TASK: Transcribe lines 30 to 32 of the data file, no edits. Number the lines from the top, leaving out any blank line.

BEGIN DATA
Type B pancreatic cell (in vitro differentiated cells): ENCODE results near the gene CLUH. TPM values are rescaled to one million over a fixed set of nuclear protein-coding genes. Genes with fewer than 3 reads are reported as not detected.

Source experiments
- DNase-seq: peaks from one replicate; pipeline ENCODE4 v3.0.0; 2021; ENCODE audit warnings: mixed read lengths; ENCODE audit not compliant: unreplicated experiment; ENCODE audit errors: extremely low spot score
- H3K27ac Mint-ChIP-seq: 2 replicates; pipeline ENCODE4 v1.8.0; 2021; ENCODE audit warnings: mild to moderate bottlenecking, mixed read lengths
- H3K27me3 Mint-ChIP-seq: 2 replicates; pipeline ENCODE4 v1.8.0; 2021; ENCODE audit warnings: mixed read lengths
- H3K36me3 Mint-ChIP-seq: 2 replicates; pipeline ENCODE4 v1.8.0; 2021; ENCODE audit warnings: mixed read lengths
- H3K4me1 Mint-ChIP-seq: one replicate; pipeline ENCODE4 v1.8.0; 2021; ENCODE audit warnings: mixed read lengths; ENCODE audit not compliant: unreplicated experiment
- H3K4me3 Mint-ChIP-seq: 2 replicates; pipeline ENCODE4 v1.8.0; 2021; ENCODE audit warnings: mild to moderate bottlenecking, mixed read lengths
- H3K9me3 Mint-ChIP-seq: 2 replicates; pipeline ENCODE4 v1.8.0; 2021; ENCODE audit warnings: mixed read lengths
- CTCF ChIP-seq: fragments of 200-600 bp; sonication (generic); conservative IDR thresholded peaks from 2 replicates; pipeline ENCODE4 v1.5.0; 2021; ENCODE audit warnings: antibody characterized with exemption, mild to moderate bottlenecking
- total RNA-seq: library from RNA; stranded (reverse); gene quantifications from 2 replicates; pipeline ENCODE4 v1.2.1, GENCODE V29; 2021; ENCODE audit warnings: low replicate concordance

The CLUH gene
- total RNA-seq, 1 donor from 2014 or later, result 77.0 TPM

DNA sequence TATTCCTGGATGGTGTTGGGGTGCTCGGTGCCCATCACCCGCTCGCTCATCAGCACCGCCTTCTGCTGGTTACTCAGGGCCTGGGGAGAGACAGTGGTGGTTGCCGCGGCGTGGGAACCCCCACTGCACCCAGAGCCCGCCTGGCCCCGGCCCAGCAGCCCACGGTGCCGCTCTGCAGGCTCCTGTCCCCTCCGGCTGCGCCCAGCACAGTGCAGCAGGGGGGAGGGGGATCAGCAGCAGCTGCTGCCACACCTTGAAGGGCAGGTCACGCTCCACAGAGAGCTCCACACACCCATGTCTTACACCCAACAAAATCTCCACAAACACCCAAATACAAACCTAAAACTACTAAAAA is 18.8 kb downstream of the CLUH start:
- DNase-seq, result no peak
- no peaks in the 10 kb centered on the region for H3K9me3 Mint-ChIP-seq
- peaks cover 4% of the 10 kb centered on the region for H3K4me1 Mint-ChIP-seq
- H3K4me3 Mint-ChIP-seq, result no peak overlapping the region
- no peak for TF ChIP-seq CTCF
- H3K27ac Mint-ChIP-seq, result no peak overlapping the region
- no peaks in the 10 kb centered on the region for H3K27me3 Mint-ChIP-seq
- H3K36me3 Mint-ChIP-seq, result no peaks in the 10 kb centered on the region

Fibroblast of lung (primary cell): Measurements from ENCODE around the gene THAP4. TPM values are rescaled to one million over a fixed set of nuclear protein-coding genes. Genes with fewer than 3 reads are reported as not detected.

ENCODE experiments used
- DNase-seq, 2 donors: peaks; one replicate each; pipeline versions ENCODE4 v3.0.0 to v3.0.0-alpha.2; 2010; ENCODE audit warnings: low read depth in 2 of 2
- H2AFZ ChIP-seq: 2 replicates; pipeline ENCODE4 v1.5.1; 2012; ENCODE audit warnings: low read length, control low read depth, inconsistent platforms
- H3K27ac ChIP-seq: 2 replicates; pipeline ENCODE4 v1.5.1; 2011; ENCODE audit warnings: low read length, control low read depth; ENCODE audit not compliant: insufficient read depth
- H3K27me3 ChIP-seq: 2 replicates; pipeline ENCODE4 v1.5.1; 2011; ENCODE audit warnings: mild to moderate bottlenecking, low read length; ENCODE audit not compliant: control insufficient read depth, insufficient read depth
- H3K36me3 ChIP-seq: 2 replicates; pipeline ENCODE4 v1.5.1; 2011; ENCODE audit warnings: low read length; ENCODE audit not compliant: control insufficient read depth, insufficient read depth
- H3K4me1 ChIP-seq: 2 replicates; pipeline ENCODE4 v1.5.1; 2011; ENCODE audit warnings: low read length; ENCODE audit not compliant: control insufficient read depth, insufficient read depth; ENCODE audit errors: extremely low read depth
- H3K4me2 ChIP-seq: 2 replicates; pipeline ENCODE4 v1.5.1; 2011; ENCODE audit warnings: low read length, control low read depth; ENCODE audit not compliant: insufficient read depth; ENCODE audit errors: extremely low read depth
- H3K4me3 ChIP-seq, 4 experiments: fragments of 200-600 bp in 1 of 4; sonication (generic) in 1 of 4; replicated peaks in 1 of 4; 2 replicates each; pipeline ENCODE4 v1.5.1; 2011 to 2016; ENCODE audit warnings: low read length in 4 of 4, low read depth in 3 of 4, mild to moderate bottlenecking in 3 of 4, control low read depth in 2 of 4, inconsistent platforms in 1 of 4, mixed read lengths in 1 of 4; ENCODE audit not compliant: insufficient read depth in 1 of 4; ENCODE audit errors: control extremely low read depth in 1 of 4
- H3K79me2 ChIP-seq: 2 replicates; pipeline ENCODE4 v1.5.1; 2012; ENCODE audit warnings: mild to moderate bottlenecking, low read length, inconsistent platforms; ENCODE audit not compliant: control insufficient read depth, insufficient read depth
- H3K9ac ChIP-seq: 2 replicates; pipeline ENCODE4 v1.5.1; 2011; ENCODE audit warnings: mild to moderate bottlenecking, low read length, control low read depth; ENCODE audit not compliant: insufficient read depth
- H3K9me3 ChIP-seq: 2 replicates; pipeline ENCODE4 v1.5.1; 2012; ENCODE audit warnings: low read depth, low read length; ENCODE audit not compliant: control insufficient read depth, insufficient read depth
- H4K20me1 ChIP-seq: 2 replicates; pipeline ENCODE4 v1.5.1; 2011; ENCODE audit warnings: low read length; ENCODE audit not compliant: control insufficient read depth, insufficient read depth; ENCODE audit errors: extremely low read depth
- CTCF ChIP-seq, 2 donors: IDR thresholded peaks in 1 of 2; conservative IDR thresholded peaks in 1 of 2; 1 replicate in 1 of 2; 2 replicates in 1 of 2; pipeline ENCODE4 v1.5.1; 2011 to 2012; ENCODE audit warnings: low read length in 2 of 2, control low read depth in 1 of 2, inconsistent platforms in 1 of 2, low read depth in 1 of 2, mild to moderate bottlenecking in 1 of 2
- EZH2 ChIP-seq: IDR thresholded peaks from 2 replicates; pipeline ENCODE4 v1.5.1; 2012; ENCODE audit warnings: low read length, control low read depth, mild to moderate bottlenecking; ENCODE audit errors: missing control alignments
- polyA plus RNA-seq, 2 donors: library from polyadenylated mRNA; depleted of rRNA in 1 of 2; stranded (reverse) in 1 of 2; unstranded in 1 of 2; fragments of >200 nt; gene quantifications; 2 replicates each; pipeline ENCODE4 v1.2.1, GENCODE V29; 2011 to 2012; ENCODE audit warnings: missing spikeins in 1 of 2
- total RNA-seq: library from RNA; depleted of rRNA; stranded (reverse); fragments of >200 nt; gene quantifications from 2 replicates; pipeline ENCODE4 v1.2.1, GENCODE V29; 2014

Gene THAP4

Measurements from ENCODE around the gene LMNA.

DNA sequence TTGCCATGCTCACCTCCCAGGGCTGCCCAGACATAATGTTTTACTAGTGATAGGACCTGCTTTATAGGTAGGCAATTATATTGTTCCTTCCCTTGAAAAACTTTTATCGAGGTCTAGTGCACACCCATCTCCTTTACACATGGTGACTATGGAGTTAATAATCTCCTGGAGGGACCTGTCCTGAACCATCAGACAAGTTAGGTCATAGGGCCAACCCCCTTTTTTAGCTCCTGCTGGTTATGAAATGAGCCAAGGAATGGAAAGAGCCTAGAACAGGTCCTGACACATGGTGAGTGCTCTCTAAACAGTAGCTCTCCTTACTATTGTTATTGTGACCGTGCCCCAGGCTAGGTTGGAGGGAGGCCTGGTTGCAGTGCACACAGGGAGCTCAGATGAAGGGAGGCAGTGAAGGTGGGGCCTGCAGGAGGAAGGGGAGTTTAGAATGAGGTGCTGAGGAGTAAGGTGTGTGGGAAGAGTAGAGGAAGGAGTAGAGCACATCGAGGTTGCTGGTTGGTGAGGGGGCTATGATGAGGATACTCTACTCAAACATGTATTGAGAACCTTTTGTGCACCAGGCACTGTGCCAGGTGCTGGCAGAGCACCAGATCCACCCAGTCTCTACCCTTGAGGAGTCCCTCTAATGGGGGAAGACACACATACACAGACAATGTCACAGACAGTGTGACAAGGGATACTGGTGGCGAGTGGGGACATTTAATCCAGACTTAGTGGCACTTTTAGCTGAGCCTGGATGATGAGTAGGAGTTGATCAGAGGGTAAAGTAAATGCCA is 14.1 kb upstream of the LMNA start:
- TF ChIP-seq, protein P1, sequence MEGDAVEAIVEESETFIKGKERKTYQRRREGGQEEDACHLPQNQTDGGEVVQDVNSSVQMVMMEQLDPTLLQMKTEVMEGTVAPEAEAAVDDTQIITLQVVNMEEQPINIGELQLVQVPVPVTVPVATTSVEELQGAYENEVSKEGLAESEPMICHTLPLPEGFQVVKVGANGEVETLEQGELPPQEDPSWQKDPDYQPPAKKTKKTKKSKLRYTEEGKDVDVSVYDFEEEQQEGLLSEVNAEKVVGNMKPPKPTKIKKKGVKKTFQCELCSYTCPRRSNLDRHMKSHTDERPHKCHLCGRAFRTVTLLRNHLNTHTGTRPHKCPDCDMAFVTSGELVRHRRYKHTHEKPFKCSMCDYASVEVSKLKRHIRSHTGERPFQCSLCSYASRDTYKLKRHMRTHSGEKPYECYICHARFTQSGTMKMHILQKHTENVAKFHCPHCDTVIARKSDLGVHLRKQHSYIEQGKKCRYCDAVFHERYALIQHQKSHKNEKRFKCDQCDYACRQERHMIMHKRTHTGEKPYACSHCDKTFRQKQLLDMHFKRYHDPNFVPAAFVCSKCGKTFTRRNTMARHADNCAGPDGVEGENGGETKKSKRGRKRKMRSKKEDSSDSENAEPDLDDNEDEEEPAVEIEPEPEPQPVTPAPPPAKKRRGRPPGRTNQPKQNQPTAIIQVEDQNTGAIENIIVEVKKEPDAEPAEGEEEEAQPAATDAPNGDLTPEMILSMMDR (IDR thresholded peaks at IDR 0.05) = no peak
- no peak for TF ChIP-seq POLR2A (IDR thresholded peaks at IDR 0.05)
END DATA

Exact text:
- H3K4me1 ChIP-seq: 2 replicates; pipeline ENCODE4 v1.5.1; 2011; ENCODE audit warnings: low read length; ENCODE audit not compliant: control insufficient read depth, insufficient read depth; ENCODE audit errors: extremely low read depth
- H3K4me2 ChIP-seq: 2 replicates; pipeline ENCODE4 v1.5.1; 2011; ENCODE audit warnings: low read length, control low read depth; ENCODE audit not compliant: insufficient read depth; ENCODE audit errors: extremely low read depth
- H3K4me3 ChIP-seq, 4 experiments: fragments of 200-600 bp in 1 of 4; sonication (generic) in 1 of 4; replicated peaks in 1 of 4; 2 replicates each; pipeline ENCODE4 v1.5.1; 2011 to 2016; ENCODE audit warnings: low read length in 4 of 4, low read depth in 3 of 4, mild to moderate bottlenecking in 3 of 4, control low read depth in 2 of 4, inconsistent platforms in 1 of 4, mixed read lengths in 1 of 4; ENCODE audit not compliant: insufficient read depth in 1 of 4; ENCODE audit errors: control extremely low read depth in 1 of 4